Following are excerpts from an interview with Iraqi President Jalal Talabani, which aired on Al-Arabiya TV on March 30, 2006:
Jalal Talabani: There are some patriotic Iraqis who have driven by certain circumstances to take up arms. Let me tell you a secret, sister Giselle. I have contacts with these brothers who call themselves the Honorable National Iraqi Resistance. They are not connected with the Saddam and Al-Zarqawi supporters. I think that they have begun to understand the need to act politically and to stop the armed operations, because they do not serve anyone, nor do they serve their purpose.
Interviewer: You said that you have connections with the so-called Honorable National Iraqi Resistance. Who are these people, and what kind of operations do they carry out in Iraq?
Jalal Talabani:I cannot tell you who they are, because the meetings are confidential, and a final agreement has not been signed, and therefore I cannot expose them. However, they include free Iraqi officers, whom I know from the past, from the days of our joint struggle against the dictatorship. They include intellectuals and respected tribesmen. There are also religious scholars who support them. These brothers have begun to feel the need to cease the armed struggle, and to reach results with the Americans and with the Iraqi government, so they too can start participating in the democratic political process.
Interviewer: What resistance fighters in Iraq do they represent? If we take into account all the armed men who oppose the state - what percentage of the armed groups in Iraq do they constitute?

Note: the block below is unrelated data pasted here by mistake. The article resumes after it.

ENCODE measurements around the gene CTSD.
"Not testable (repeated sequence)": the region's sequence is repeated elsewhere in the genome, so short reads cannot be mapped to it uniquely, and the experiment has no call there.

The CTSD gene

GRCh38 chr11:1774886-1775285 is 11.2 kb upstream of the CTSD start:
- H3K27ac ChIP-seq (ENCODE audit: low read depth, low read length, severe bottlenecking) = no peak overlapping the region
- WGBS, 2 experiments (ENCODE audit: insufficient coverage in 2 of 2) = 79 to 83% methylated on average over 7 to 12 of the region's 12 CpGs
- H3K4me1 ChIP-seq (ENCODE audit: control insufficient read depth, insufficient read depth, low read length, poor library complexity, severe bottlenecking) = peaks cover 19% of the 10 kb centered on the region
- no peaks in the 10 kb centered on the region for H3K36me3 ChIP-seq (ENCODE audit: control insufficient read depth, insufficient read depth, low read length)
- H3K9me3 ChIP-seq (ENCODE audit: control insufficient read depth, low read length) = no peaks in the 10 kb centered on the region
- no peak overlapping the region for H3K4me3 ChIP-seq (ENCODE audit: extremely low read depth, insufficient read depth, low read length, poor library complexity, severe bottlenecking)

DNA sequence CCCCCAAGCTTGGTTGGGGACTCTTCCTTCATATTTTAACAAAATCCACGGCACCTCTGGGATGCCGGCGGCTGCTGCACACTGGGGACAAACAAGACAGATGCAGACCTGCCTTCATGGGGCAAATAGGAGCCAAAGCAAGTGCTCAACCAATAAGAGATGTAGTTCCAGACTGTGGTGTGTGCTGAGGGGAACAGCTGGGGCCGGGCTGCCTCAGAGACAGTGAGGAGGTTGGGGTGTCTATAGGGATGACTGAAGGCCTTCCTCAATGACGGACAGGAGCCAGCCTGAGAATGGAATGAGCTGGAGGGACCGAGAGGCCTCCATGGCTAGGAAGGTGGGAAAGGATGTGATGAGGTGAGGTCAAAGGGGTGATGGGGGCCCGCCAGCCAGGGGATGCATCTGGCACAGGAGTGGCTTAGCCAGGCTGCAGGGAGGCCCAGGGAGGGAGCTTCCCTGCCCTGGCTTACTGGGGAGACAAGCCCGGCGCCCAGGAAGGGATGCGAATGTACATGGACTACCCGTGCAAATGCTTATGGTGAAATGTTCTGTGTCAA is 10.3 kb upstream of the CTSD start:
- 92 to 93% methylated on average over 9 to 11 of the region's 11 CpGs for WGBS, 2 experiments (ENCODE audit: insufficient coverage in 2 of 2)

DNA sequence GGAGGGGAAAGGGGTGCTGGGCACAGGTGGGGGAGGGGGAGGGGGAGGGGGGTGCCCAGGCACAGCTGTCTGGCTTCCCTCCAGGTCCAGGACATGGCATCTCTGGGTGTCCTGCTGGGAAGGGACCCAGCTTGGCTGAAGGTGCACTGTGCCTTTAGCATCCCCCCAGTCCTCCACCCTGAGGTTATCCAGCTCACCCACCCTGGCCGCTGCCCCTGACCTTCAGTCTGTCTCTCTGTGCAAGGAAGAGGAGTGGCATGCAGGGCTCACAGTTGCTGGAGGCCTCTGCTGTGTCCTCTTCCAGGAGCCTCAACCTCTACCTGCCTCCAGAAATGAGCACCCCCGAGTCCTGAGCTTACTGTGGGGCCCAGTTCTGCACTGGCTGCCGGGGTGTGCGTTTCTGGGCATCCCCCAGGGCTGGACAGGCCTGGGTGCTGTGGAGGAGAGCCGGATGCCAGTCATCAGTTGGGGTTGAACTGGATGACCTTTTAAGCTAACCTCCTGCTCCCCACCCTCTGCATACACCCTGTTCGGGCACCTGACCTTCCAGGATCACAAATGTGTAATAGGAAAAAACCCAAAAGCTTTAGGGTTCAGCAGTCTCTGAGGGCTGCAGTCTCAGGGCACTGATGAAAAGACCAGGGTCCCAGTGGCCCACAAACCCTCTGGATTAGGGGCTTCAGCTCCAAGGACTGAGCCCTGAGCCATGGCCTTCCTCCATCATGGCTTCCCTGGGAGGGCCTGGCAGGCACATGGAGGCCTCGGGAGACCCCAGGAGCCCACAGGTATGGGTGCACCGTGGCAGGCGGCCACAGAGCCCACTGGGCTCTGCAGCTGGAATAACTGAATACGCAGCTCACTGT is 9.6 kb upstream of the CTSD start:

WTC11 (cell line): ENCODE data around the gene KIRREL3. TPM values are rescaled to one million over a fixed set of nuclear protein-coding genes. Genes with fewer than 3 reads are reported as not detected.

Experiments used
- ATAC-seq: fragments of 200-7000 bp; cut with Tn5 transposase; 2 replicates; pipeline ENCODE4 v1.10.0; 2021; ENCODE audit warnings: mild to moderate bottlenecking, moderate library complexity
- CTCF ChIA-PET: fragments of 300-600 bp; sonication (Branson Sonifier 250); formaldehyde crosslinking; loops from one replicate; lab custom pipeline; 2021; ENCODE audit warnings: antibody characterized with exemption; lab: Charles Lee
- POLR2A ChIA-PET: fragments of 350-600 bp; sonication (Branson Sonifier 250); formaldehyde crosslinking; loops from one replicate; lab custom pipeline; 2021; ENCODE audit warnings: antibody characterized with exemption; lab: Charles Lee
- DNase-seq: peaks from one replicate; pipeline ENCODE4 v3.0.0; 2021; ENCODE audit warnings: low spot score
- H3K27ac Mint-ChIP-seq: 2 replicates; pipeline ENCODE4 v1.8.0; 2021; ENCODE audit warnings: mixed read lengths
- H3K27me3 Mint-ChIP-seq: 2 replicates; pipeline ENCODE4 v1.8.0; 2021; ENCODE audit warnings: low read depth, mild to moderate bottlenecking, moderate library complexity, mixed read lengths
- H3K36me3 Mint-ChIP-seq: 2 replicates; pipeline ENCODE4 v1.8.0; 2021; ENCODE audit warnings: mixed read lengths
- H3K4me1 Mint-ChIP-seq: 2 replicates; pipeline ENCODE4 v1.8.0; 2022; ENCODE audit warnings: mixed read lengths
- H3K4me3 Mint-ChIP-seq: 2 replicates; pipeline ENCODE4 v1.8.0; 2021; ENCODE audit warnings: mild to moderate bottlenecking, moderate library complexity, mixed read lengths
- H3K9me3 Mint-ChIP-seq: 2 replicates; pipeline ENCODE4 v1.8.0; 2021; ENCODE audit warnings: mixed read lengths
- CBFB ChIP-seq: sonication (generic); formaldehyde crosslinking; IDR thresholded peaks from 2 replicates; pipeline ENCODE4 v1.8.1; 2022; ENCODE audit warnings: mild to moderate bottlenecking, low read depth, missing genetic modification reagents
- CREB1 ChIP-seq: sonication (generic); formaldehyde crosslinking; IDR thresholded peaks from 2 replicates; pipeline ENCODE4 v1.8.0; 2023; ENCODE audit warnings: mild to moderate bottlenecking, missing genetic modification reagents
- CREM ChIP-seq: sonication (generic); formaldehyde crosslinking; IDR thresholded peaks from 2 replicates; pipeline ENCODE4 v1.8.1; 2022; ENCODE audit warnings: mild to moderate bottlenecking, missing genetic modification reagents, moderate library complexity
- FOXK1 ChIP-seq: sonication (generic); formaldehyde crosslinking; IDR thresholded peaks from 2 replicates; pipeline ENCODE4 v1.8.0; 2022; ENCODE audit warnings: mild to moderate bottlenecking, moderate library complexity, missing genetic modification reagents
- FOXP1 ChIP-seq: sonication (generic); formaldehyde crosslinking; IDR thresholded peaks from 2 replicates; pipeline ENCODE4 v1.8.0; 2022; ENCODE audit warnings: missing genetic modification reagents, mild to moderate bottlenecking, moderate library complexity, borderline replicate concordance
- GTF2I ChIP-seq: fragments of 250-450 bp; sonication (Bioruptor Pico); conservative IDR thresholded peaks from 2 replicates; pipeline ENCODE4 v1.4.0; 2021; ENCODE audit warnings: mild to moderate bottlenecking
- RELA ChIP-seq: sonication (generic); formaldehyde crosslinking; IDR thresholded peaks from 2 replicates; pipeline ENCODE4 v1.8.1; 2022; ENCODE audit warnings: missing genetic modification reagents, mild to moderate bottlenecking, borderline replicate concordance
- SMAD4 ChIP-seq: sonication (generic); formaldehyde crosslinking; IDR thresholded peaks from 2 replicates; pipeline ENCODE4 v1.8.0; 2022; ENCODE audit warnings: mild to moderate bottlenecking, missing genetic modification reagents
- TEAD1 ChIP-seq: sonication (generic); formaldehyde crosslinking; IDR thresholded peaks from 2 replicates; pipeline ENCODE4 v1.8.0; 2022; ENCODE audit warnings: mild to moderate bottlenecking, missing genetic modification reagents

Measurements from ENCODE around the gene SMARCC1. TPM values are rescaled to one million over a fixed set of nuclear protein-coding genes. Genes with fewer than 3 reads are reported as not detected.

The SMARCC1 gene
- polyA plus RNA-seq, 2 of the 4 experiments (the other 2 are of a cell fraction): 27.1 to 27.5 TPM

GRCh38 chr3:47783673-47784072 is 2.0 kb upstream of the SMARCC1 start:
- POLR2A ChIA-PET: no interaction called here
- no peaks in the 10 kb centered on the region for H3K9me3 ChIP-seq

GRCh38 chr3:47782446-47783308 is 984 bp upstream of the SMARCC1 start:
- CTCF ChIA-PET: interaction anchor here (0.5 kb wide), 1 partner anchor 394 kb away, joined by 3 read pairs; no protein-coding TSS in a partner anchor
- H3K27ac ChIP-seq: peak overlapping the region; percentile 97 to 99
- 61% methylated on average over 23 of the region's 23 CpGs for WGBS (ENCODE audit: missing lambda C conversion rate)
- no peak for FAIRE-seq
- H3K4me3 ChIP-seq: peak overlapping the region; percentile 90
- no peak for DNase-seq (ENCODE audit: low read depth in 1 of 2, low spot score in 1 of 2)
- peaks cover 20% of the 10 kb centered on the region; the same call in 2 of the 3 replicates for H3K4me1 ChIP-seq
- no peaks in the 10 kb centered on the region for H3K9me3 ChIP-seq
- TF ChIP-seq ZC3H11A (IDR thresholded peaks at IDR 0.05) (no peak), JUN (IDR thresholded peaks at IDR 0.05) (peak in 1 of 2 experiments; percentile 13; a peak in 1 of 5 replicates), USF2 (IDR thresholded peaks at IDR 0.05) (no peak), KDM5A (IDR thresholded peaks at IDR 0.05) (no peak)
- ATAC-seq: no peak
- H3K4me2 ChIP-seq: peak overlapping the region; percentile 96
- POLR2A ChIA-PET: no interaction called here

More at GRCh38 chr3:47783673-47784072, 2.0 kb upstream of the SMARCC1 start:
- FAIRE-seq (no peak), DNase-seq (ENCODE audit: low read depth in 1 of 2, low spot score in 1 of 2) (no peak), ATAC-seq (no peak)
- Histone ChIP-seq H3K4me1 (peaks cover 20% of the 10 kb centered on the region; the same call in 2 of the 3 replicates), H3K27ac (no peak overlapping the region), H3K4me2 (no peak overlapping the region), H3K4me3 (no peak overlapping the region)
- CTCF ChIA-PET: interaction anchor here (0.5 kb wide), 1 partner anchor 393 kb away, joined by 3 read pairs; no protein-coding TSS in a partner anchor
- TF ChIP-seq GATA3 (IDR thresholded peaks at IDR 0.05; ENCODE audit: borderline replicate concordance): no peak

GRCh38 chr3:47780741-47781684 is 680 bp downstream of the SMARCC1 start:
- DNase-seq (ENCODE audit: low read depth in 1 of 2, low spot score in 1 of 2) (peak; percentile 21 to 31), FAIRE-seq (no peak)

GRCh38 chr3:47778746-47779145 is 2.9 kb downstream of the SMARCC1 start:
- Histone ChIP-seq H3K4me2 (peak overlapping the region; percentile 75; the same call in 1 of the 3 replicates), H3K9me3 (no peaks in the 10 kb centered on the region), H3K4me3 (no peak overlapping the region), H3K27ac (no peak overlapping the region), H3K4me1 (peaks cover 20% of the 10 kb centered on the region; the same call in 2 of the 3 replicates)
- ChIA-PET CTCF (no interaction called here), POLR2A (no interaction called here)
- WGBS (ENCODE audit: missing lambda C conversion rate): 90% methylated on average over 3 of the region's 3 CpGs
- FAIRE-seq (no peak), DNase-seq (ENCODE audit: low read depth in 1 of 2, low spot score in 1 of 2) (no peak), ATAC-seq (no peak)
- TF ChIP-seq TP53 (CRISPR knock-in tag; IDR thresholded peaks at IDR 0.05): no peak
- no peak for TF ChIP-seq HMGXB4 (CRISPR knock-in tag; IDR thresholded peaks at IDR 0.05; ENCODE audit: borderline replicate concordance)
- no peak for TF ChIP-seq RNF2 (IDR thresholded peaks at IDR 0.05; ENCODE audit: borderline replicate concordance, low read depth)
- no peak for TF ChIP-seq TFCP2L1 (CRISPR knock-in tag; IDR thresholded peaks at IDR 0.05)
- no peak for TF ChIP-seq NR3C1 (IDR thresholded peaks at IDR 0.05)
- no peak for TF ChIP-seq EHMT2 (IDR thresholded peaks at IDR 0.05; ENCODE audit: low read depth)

Jalal Talabani:Those with whom I have contacts believe that they represent the vast majority of the armed men, and they say that they are capable of enforcing security and stability in the Sunni Arab regions.
Interviewer: Are they responsible
for some of the car bombs,
for some of the assassinations,
for some of the resistance operations against the coalition forces?
Jalal Talabani: No, they claim that they are against car bombs, against the killing of peaceful people, and against blowing up cars in mosques, Shiite seminaries, in schools and markets. They consider these operations to be terrorist operations. Likewise, they condemn terrorism. But, they did what they did... in the hope of bringing about the speedy withdrawal of the coalition forces. Now they have become convinced that the presence of the coalition forces in Iraq must be solved by political and democratic means, and not military.
Interviewer: Mr. President, since when have you
been in contact with these people?
Jalal Talabani: Sister Giselle, as you may recall, I declared a long time ago that as President of Iraq, I am responsible for every Iraqi citizen, even those who are in prison or displaced. As president, I have announced that my door is open to every Iraqi who wants to address the government, or to address me. These brothers have some trust in the President of Iraq, and they think favorably of him, and therefore, they contacted me directly two months ago, and before that, there were indirect contacts, through mediators.
The resistance [fighters] who call themselves the Honorable National Iraqi Resistance, have begun to realize the futility of fighting the Americans.
Interviewer: Are they the ones who kidnapped the foreigners, and perhaps Arabs of other nationalities?
Jalal Talabani: Sister Giselle, there are three types of kidnappers. Some of them are former criminals who were released, and who kidnap people for money. We call this ransom in Iraq. They take money for releasing the hostage. Some of them are Al-Zarqawi supporters, and some are those who call themselves the Honorable National Iraqi Resistance.